Teenagers From CareerFear Speak on The Future of The Workplace

Teenagers From CareerFear Speak on The Future of The Workplace
The teenagers behind CareerFear, which connects high school students to career opportunities in the UAE, talk to us about the changing job market

The 21st century is dynamic. New developments are being made in almost every field. This rise of technology may seem daunting, but it is not unprecedented. Generations before us had to deal with advances as well, though, admittedly, not in the same way we see today. So far, thousands of jobs have been wiped out by machines. In the early 20th century, young boys were employed as “Pinboys” and paid to re-stack bowling pins after someone had bowled. The invention of the automatic pinsetter made this job redundant. Alarm clocks eliminated the need for a “Knocker-Upper”, who would knock on people’s doors to wake them up for work. Newspapers, TV, and radio invalidated “Town Criers”, men with booming voices who’d walk around town yelling the day’s news. Esoteric examples, yes, but perhaps ones that will ring true again decades from now.


A study by the Foundation for Young Australians (FYA) found that almost 60% of Australian youngsters are training for careers that are set to become at least two-thirds automated in the next 15 years. Technological advancements are wonderful, but they can have a devastating effect on traditional careers, so it’s vitally important to consider your child’s future carefully.


It’s thought that by the year 2030, these are examples of jobs that may no longer exist: Travel agents – sites like Trivago make booking a vacation much easier than visiting a travel agency; Pilots – modern commercial planes respond to flight plans plugged in by the pilot, meaning there is a chance you’ve already been on a fully automated flight and these systems are only improving; Librarians – in the great paperback versus e-book debate, digital seems to be winning, and as more and more people download books on their tablets and e-readers, libraries are disappearing.


However, all hope is not lost.


It may seem like there is nothing a computer cannot do, but there are still, and always will be, skills that are inherently linked to the human condition. Such as:


“Technological advancements are wonderful, but they can be devastating for traditional careers”


  1. Abstract Problem Creation

Computers cannot solve problems that do not already exist. As the world develops, new issues come to light and humans discover and create important problems that had not existed before.

  1. Humanity

This is perhaps the most striking difference between a human and a machine. Humans have morals, ethics and feelings. Everything is, quite literally, binary to a computer. To be human is to acknowledge, and be able to deal with, the grey areas in life.

  1. Creativity

Computers are not able to create — at least not yet in the same way as humans. They cannot do things without being instructed to do so in some way (thankfully!).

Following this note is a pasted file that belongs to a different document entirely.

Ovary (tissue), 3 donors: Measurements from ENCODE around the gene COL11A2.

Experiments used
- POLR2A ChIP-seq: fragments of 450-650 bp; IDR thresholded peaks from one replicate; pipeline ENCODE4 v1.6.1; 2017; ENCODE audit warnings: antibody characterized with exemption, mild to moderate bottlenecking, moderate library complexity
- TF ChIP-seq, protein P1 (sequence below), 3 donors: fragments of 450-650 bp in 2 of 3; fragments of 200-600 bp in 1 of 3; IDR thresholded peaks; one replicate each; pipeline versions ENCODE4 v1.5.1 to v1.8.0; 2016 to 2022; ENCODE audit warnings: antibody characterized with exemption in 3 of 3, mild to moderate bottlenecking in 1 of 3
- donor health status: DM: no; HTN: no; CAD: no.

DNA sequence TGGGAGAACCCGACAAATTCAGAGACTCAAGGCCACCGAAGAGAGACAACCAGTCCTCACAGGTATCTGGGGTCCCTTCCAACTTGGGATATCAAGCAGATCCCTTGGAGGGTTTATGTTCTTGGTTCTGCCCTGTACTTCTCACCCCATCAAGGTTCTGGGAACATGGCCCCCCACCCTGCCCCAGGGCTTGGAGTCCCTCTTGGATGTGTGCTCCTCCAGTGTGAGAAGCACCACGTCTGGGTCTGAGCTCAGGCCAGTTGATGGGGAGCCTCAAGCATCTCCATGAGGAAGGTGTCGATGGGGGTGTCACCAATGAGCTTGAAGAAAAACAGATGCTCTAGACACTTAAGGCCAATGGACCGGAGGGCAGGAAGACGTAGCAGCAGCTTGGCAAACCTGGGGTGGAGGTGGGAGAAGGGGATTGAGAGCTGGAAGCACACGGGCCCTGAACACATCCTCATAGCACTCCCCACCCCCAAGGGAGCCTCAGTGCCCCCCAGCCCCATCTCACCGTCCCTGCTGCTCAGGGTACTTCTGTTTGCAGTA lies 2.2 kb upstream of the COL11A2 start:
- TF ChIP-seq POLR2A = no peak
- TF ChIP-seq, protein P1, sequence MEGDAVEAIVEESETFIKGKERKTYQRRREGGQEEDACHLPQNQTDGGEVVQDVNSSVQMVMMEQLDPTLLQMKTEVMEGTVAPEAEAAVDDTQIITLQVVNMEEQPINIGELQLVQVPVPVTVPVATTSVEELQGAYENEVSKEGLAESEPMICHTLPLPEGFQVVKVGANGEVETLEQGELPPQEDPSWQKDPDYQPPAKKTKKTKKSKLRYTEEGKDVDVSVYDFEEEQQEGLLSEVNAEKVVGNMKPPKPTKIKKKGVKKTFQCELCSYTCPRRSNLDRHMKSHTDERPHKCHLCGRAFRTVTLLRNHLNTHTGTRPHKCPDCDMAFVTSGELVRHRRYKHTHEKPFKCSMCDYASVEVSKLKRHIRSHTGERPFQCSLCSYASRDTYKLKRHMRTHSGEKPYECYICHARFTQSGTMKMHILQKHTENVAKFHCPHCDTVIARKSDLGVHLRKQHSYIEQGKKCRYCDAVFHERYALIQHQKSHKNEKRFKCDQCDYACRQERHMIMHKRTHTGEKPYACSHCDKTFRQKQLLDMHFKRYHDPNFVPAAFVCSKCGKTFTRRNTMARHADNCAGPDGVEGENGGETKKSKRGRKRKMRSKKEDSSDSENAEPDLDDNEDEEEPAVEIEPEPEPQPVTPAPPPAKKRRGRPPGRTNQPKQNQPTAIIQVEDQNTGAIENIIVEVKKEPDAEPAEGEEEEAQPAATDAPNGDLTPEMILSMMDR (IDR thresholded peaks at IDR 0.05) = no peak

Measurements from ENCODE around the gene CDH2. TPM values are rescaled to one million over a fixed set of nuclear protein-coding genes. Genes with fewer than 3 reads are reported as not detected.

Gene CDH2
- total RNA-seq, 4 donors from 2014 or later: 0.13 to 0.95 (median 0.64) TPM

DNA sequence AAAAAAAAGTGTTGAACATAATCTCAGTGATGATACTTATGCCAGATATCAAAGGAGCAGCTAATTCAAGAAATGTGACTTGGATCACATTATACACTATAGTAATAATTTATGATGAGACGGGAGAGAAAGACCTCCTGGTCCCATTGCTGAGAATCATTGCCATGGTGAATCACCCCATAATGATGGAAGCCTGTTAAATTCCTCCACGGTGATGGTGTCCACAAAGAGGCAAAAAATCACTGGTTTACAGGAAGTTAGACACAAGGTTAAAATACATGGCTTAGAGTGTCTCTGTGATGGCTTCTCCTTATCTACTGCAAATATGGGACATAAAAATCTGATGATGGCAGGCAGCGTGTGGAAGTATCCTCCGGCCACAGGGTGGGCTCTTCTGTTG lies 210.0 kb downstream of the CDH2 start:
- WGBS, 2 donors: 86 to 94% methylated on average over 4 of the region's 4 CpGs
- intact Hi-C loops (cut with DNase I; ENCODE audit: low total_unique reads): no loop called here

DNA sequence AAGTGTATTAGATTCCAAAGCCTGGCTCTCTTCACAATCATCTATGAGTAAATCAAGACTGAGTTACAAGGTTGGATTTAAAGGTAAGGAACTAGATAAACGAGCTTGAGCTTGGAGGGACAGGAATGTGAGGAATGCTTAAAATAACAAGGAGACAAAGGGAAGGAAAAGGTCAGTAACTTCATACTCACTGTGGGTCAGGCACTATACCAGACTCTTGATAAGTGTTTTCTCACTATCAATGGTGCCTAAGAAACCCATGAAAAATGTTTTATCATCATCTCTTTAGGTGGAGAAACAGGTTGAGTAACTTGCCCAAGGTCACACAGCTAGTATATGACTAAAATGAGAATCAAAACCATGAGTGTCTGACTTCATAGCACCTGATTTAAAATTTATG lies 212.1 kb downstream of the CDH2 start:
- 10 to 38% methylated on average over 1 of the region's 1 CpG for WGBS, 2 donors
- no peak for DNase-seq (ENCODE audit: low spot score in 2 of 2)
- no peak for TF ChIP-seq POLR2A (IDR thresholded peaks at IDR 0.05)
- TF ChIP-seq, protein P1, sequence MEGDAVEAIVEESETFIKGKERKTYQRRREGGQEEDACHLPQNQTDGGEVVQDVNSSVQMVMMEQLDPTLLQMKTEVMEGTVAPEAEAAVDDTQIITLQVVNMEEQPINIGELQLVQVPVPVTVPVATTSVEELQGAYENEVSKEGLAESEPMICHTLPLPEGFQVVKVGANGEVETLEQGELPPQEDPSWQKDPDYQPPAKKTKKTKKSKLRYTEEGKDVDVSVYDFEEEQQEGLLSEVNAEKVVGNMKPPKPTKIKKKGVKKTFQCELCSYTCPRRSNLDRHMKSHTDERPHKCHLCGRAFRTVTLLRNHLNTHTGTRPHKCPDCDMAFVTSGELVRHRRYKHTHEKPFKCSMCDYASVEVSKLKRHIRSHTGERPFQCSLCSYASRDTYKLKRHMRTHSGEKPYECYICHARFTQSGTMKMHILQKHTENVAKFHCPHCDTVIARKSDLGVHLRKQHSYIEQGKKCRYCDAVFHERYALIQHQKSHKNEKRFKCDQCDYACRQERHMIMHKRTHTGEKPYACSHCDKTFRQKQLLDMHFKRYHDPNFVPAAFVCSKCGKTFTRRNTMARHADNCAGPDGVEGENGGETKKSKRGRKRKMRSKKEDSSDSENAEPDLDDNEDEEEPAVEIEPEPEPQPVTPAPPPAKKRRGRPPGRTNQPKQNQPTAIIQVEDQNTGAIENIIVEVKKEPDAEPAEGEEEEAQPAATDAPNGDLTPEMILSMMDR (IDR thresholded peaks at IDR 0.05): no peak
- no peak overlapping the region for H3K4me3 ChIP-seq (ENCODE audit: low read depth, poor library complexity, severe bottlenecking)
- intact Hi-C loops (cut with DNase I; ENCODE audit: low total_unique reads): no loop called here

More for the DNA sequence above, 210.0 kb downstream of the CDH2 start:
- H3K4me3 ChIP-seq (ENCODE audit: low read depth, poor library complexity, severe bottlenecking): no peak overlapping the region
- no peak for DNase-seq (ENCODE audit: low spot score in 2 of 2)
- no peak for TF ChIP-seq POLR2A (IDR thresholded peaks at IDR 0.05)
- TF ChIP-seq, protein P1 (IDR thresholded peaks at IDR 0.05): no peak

In our evolving world, jobs centred on these skills are likely to be around for a very long time.


Business-related, artistic and deeply scientific fields are great options for kids who long for creative outlets. Physicians assess intangible variables in a way computers cannot to diagnose illnesses and find cures for them. They decide the best course of action in a situation unseen before. These are also fields in which relationship and interpersonal skills are pivotal to success. Investment bankers need to be able to see clients as human beings and as organisations of people, and not just deals that need pushing forward. Trades are always good, especially for those who love doing the unpredictable, and they’re also always necessary. Firefighters, policeman, plumbers and the like are almost certain to stay in the future.


If your child is ambitious and you encourage them to take risks, entrepreneurship might be the path for them. Your child may be able to recognise where a service is needed and find a way to provide it. Every industry benefits from enterprising minds.


Don’t cage yourself — or your child — in, though. Different people predict different things all the time. It’s important to acknowledge the changing nature of our society, but also to appreciate the moment. There are no metrics that are inherently “better” than others in assessing the suitability of careers. But there are ones that are more important to some people than others. We must consider that, especially for our children.


We believe the trick here is to be identifying your child’s strengths early and then nurturing them by observing and listening. Sign them up for art classes or sports that they’re interested in. If they can’t stop watching the Discovery Channel, buy them a science kit for their birthday. Most of all encourage your child to do whatever it is they want to do. And then do everything in your power to help them achieve their dreams.